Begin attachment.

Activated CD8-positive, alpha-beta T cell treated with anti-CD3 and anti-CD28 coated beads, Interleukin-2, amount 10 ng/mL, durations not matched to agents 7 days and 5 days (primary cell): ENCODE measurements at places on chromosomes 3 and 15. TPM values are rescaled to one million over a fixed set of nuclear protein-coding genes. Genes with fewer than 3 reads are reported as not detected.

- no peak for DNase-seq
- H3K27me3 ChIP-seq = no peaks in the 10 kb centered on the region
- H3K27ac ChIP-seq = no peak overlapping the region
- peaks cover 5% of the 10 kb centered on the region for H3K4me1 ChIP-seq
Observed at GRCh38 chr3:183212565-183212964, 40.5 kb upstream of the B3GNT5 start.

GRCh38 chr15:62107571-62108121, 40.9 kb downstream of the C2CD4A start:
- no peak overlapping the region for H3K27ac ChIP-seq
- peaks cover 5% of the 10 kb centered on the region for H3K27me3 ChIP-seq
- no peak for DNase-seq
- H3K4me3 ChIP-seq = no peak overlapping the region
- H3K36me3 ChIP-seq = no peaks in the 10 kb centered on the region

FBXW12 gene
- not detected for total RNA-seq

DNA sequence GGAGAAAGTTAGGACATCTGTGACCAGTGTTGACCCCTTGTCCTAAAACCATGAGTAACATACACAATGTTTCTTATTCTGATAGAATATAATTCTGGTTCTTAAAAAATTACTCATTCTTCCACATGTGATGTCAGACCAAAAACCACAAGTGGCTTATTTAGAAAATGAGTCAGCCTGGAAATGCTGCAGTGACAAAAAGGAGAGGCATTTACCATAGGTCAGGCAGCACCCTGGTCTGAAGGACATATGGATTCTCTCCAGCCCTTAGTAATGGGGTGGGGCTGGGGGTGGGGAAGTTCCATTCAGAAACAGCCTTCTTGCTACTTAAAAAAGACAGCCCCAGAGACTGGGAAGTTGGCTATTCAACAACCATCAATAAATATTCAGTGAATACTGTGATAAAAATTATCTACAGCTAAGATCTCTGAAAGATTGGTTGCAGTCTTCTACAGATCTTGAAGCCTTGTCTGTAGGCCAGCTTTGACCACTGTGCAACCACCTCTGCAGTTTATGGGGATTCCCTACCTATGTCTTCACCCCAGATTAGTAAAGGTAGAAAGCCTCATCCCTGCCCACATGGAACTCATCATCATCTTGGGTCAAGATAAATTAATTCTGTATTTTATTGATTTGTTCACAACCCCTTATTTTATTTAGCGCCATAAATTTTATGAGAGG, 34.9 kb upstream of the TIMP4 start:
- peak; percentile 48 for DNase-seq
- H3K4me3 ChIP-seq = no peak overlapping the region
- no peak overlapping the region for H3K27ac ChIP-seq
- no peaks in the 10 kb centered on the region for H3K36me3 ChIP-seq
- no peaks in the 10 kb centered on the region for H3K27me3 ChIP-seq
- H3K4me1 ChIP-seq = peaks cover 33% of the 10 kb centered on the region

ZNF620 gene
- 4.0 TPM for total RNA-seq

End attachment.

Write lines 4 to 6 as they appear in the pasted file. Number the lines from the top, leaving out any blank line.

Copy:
- H3K27ac ChIP-seq = no peak overlapping the region
- peaks cover 5% of the 10 kb centered on the region for H3K4me1 ChIP-seq
Observed at GRCh38 chr3:183212565-183212964, 40.5 kb upstream of the B3GNT5 start.